Sirtuins (SIRTs), the mammalian orthologs of yeast silent mating-type information regulator 2 (Sir2), are NAD-dependent class III deacetylases with pleiotropic effects on metabolism, cell survival, cancer, processes of aging, and calorie restriction-mediated longevity in organisms ranging from yeast to human [7-9]. The most extensively studied member of the family, SIRT1, is principally nuclear, while SIRT3 is located within mitochondria and implicated in mitochondrial homeostasis [10, 11]. Fibroblasts lacking SIRT3 exhibit aberrant glucose metabolism and generate increased levels of ROS when exposed to oxidative stress, genotoxic stress, and ionizing radiation [12]. Using genome-wide transcriptome profiling, we previously showed that treatment of explanted healthy and SSc fibroblasts with TGF-ß resulted in down-regulation of SIRT3 expression [13]. Of interest, a recent study showed that pharmacologic activation or forced expression of SIRT3 attenuated alpha-smooth muscle actin (α-SMA) and collagen gene expressions in a mouse model of cardiac hypertrophy [14].

Mitochondria are a significant source of ROS such as the superoxide radical (O2) that can react with DNA and other biomolecules to induce mutagenesis, senescence, and ultimately cell death [15]. The primary mitochondrial mechanism for maintaining physiological O2 involves manganese superoxide dismutase (MnSOD) [16]. Acetylation of mitochondrial MnSOD catalyzed by SIRT3 plays a pivotal role in modulating its enzymatic activity, and down-regulation of SIRT3 is associated with enhanced levels of acetylated MnSOD in tissues [17-19].

Honokiol (HNK) [2-(4-hydroxy-3-prop-2-enyl-phenyl)-4-prop-2-enyl-phenol], a small molecular weight biphenolic compound derived from the magnolia tree bark, has anti-thrombotic, anti-inflammatory, anti-tumor, cytoprotective and anti-oxidative activities, suggesting a potential therapeutic utility in a variety of chronic conditions [20-23]. A recent study showed that HNK induced SIRT3 in cardiomyocytes in vitro and in vivo [14]. In an effort to generate more lipophilic HNK derivatives with enhanced drug-like properties, hexafluoro (bis-trifluoromethyl-bis-(4-hydroxy-3-allylphenyl) methane) was synthesized and shown to have activity against vemurafenib-resistant melanoma cells in vivo [24].

Little is currently known regarding the expression and function of SIRT3 in fibroblasts, or their potential role in fibrosis in SSc. Moreover, the modulation of SIRT3 by HNK derivatives in this context is not understood. Our present results show impaired expression and activity of SIRT3 in skin and lung biopsies from patients with SSc. In normal fibroblasts, TGF-ß treatment caused down-regulation of cellular SIRT3, while hexafluoro rescued SIRT3 expression in these cells. Moreover, hexafluoro abrogated TGF-β-induced stimulation of fibrotic gene expression, myofibroblast differentiation, and cellular ROS production in normal fibroblasts. In vivo, hexafluoro mitigated bleomycin-induced lung and skin fibrosis in the mouse. These results implicate aberrant SIRT3 function in the pathogenesis of SSc, and suggest that pharmacological enhancement of SIRT3 may represent a promising novel therapeutic approach.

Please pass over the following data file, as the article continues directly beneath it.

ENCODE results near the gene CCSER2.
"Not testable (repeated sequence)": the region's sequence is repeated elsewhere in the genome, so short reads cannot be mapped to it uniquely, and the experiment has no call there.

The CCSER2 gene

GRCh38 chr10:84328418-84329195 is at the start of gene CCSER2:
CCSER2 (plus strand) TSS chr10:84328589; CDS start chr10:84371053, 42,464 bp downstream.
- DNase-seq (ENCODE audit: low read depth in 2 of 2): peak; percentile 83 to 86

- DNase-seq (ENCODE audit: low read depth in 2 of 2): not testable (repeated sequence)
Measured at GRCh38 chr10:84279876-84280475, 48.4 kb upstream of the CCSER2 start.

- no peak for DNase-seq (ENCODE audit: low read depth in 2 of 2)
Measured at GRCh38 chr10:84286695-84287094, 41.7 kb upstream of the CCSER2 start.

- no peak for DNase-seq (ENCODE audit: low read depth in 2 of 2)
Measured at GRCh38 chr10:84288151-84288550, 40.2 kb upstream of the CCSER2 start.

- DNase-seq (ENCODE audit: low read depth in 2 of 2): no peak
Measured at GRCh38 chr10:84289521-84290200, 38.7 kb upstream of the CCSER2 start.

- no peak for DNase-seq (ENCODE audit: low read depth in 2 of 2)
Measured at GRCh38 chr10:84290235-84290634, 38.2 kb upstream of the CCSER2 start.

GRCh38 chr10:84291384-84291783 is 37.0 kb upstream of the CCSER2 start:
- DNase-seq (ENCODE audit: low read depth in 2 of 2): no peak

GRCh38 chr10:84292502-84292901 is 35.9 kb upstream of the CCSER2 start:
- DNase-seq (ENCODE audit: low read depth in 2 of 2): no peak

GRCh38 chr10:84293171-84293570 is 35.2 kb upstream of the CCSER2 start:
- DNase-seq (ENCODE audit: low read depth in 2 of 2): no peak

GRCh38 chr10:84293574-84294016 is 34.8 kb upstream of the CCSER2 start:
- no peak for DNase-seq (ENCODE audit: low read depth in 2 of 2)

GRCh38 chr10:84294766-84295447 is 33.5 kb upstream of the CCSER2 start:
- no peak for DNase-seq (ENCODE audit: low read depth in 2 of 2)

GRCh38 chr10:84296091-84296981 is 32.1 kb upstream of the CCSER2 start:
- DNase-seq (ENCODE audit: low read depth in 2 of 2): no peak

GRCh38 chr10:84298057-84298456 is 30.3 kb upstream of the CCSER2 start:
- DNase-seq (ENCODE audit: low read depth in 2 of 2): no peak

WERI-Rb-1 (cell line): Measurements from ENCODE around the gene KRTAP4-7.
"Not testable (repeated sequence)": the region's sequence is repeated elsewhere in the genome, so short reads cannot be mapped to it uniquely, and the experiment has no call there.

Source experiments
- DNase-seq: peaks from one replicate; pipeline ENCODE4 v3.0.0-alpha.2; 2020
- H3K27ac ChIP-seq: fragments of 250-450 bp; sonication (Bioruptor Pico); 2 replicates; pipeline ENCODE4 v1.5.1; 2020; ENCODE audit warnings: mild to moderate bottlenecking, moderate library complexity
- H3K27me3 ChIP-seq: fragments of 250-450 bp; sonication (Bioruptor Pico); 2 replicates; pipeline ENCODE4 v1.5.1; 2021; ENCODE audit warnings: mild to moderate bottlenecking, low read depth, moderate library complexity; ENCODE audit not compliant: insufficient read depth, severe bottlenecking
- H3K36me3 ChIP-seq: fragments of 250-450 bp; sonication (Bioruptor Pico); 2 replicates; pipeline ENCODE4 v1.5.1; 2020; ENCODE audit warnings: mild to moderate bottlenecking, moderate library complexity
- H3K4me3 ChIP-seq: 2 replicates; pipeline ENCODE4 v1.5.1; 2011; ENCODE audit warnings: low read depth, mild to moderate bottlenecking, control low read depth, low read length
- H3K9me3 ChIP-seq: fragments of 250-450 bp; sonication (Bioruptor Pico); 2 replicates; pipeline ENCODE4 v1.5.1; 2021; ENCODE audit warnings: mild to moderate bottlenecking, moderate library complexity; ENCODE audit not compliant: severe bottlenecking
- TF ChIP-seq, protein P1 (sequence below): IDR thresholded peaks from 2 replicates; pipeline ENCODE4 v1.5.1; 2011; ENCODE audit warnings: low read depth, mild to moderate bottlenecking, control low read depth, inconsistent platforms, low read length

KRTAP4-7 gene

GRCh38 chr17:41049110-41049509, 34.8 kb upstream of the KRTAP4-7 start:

RESULTS

SIRT3 negatively regulates fibrotic responses

Excessive mitochondrial ROS production is implicated in the pathogenesis of fibrosis in multiple organs [25, 26]. As a mitochondrial deacetylase, SIRT3 has a vital function in maintaining mitochondrial integrity and modulating oxidative stress [27]. To examine the potential role of SIRT3 in controlling fibrotic responses, we used gain-of-function and loss-of-function experiments. Ectopic expression of SIRT3 in normal lung fibroblasts was sufficient to suppress TGF-β-induced stimulation of collagen synthesis (Figure 1A and 1B). It was of interest to delineate the intracellular pathways targeted by SIRT3 in these cells, focusing on canonical Smad signaling, the principal mechanism for fibrotic signaling [4]. Transient transfection assays demonstrated that TGF-β stimulation of a Smad-responsive [SBE]4-luc reporter in fibroblasts was significantly reduced by SIRT3 overexpression (Figure 1C). Conversely, even partial down-regulation of cellular SIRT3 by RNAi in normal lung fibroblasts resulted in spontaneous elevation of multiple fibrotic genes (Figure 1D). Comparable results were seen using skin fibroblasts from healthy adult donors (Suppl. Fig 1). Collectively, these results indicate that in fibroblasts SIRT3 serves as a cell-autonomous negative regulator to constrain fibrotic gene expression.